“That's one small step for man, one giant leap for mankind.” a famous quote by Neil Armstrong, the first man to leave a footstep on the moon in 1969. While the moon seems to be far from our reach, after years of scientific research, we did make it there after all. Pictured here is the horizon of the moon, something that Armstrong saw when he was miles away from the Earth. You can also see the craters on the moon in this photo.
Now It's Time To Leave The Capsule If You Dare
Okay, this is not really Major Tom - but astronaut Bruce McCandless II, pictured during the first untethered EVA, made possible by his nitrogen jet-propelled backpack. While doing his famous spacewalk, he decided to ease up the tension by referencing Neil Armstrong, he said 'It may have been a small step for Neil, but it’s a heck of a big leap for me.'
Apollo 9 Lunar Module
Launched from Kennedy Space center on March 3, 1969, Apollo 9’s paved way for space exploration for years to come - including the moon landing that happened the same year. The technology was cutting-edge at the moment, and pictured here is the Apollo 9 lunar module, as it separates from the command/service module, beginning a rendezvous maneuver during the ten-day orbital testing mission, as part of the Apollo space program.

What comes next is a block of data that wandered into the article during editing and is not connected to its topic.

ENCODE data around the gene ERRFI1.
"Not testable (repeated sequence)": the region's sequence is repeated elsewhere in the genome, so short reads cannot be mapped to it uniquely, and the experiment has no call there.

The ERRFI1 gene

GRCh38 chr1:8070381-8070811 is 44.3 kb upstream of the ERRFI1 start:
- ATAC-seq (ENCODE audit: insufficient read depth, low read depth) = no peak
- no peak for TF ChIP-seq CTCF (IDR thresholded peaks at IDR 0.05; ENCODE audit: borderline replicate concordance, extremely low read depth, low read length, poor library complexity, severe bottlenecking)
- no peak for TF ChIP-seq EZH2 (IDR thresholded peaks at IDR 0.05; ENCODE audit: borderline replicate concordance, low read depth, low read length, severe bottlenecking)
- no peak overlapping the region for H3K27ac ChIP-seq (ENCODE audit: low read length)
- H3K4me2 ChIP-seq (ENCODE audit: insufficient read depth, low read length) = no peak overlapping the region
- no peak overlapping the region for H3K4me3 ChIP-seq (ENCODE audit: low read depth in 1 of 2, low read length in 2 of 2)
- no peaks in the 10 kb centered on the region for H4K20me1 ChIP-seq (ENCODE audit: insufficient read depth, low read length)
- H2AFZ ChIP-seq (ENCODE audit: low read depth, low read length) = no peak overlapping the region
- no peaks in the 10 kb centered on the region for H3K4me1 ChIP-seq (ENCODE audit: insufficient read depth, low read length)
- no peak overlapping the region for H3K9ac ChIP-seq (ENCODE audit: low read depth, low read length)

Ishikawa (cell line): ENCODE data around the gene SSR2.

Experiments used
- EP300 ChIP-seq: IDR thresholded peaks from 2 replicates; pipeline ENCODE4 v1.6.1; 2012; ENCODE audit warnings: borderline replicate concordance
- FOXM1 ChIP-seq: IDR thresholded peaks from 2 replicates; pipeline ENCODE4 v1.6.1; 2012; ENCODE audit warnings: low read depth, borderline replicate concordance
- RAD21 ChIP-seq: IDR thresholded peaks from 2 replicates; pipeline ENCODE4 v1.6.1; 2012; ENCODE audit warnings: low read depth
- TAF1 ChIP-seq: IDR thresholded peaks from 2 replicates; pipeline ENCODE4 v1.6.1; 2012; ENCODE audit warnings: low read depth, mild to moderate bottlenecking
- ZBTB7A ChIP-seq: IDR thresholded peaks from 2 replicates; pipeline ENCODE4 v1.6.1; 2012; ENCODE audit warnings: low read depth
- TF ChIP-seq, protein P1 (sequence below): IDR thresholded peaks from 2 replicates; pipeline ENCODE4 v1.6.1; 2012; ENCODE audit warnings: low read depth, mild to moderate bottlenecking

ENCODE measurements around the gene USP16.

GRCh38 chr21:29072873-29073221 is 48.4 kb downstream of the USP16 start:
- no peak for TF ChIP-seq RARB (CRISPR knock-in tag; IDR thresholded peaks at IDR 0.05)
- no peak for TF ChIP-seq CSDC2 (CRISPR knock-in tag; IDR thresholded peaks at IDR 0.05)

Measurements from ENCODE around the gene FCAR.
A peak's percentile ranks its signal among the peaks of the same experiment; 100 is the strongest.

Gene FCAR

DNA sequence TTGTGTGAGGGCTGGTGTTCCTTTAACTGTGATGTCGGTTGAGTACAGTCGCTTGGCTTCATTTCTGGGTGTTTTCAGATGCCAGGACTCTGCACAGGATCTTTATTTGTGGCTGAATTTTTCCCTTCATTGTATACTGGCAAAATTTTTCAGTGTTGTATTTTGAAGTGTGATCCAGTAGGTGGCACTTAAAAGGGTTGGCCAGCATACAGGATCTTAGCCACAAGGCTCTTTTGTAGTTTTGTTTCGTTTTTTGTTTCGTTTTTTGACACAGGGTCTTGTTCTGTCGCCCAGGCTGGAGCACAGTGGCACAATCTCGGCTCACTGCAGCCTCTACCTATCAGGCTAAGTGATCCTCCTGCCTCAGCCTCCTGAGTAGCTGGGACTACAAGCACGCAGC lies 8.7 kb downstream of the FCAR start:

Life On Mars?
You might have seen photos of Mars - rocky, gritty...red and hot, devoid of life forms. But here is another one for you - in the 1970s, NASA's Viking program consisted of a pair of American space probes sent to Mars, Viking 1 and Viking 2, and the picture was taken after it got to the surface. There’s still a lot of things we don’t know about Mars - however, Elon Musk seems to have a plan for Mars colonization. We will see how that goes.
Pictured here is Astronaut Alan Bean, holding a container of the lunar soil sample he just collected. If you look at the left wrist carefully, you might notice a checklist there. On his chest is a Hasselblad medium format film camera. The fellow astronaut who took the picture is Charles Conrad, whom you can see on the reflection on the visor. This picture was taken during the Apollo 12 mission, in 1967.
First US Astronaut Spacewalk